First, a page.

What is over diagnosis?
The breast cancer screening will also detect tumours or early stages of cancer which would not have been detected without this examination. It detects breast cancer which would not have become fatal without a screening or without treatment. These cases are referred to as over diagnosis and over-treatment.
The mammography screening also detects very early stages of breast cancer or so-called in-situ carcinomas (DCIS). Some of these never would have caused problems for the woman such as being able to feel a lump or other changes to the breast. Even if left untreated the woman would not have died from breast cancer but from another illness. So this treatment would not have been necessary.
However, even if a woman dies from a car accident or a heart attack one month after being diagnosed with invasive breast cancer, by definition this is considered an over diagnosis.
Over-diagnoses are therefore not false breast cancer diagnoses. They are in fact breast mutations or stages of breast cancer which were confirmed as breast cancer by a biopsy.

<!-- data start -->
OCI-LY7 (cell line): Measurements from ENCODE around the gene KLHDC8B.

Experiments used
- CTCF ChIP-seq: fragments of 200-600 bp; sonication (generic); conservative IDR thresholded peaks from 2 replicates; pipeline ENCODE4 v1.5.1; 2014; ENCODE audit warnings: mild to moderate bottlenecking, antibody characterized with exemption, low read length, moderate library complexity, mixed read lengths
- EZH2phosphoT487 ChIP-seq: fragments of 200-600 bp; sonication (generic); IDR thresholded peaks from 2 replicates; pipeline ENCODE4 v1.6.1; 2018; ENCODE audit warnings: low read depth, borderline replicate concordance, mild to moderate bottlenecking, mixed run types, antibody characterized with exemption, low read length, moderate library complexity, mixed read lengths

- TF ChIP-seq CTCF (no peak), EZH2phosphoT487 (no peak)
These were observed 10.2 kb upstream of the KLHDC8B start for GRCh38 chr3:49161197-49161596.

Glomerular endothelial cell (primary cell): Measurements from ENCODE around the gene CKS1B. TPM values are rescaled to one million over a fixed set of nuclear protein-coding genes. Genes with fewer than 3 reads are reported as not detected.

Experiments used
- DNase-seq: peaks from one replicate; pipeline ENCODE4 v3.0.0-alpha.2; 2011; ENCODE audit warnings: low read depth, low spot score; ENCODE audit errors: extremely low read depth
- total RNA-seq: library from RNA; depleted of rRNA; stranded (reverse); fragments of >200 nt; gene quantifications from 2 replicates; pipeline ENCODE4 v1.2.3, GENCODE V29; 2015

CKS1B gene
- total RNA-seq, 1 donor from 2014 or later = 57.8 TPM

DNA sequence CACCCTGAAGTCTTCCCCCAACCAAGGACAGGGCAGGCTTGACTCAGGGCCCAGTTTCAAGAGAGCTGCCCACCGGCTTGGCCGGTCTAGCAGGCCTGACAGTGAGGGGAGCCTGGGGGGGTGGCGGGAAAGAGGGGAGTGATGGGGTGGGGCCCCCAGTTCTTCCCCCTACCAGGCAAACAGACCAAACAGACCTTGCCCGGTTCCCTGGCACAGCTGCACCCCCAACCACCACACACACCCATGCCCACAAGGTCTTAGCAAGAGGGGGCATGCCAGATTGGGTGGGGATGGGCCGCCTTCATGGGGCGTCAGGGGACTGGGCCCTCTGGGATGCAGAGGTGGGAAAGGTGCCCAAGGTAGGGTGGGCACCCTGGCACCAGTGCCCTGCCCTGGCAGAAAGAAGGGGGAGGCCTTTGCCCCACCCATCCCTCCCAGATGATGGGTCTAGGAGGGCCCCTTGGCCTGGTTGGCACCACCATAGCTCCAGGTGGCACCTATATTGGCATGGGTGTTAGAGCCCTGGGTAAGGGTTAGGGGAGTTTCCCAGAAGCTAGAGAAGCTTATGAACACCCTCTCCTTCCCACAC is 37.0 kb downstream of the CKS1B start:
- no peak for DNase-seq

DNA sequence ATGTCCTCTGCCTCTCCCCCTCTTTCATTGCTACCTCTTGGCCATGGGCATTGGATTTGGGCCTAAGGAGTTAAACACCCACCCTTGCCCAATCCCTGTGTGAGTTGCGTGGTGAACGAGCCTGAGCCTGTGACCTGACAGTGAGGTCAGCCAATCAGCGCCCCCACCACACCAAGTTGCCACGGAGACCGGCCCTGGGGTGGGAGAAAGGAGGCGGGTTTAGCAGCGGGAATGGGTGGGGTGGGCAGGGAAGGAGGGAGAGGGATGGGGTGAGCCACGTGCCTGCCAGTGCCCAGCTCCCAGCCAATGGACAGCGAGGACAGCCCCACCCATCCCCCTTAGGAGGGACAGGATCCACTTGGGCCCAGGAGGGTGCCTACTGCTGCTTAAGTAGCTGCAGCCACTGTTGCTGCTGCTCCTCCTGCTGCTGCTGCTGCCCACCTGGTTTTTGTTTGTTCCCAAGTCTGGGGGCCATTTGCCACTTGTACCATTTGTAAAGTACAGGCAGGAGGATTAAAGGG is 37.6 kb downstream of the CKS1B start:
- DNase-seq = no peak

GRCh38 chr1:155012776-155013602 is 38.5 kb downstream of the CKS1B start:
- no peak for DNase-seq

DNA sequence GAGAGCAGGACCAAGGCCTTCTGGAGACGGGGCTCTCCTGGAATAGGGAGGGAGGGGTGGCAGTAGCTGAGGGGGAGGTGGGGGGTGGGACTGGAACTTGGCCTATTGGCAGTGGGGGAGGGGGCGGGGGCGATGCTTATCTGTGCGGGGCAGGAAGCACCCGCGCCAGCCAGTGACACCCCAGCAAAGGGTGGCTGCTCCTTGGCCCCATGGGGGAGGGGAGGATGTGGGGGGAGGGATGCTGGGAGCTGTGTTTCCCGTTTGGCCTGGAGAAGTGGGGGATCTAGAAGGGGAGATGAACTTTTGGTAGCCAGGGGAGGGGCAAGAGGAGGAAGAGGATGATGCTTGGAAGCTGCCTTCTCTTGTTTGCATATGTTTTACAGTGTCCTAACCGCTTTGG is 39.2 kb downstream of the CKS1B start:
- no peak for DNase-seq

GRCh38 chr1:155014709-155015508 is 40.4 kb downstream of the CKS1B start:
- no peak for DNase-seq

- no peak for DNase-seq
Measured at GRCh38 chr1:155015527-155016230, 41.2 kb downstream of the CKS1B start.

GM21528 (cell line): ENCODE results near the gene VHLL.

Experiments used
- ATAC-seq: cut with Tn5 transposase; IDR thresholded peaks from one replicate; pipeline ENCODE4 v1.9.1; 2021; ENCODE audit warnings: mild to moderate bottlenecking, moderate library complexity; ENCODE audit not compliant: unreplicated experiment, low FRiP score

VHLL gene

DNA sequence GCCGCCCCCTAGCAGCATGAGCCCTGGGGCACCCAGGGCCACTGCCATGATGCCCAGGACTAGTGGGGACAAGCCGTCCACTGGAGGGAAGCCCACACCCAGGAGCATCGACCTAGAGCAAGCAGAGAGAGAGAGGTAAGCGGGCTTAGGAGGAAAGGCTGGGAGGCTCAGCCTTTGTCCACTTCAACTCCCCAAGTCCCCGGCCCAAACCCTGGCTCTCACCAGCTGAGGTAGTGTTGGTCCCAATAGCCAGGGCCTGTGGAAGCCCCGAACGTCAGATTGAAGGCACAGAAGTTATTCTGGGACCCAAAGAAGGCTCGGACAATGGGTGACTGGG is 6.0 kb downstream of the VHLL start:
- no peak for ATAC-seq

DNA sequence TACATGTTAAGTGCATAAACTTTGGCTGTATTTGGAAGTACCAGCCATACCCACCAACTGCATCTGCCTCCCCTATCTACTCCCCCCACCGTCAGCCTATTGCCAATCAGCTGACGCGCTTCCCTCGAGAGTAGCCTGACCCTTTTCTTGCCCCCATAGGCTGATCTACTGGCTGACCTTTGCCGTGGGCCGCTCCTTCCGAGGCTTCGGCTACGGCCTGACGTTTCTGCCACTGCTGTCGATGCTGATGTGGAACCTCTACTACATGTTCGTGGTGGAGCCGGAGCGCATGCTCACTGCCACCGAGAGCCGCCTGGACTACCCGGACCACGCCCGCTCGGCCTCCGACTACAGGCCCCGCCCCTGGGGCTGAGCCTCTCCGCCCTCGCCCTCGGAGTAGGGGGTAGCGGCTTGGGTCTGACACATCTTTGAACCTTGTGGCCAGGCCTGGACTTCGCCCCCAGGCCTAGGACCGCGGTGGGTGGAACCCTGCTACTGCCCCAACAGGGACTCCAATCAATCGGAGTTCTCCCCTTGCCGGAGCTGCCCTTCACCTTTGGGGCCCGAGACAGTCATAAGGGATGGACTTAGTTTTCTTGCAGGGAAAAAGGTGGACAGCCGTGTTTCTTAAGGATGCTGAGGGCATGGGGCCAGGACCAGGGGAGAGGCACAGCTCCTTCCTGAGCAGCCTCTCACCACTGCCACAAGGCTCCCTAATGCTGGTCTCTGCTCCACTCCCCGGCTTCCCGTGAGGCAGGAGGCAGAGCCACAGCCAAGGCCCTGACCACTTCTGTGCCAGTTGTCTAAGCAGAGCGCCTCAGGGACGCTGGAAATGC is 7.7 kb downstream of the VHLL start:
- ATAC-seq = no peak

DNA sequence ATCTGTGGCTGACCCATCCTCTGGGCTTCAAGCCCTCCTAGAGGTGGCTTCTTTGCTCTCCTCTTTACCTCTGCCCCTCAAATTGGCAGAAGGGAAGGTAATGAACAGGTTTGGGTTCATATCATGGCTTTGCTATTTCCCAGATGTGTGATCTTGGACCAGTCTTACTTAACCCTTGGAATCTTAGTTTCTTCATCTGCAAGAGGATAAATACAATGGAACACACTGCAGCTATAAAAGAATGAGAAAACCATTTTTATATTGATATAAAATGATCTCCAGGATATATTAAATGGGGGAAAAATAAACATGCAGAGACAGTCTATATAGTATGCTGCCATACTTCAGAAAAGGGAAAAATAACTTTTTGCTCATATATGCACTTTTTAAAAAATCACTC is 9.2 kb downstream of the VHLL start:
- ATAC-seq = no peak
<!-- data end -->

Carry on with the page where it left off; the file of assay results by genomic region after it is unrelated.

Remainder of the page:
But since even a biopsy can't predict if a woman’s breast cancer will remain benign for the rest of her life, she will be advised, according to medical guidelines, to undergo treatment based on the type and size of the tumour.
Over-treatment is typically the treatment of early, slow tumours which can often be treated with much milder options than advanced breast cancer. Women typically don't require chemotherapy, the breast can usually be operated on without performing a mastectomy. It's also not necessary to remove affected lymph nodes in the underarms area.
It can not be scientifically proven how often over-diagnoses occur, and can only provide rough estimates. There is much scientific debate over which calculation method is most suitable for estimating the number of over-diagnoses. The brochure every woman in Germany receives along with the invitation to the mammography screening states that out of 1,000 women participating in the screening for 10 years, 5 to 7 women may be over-diagnosed.
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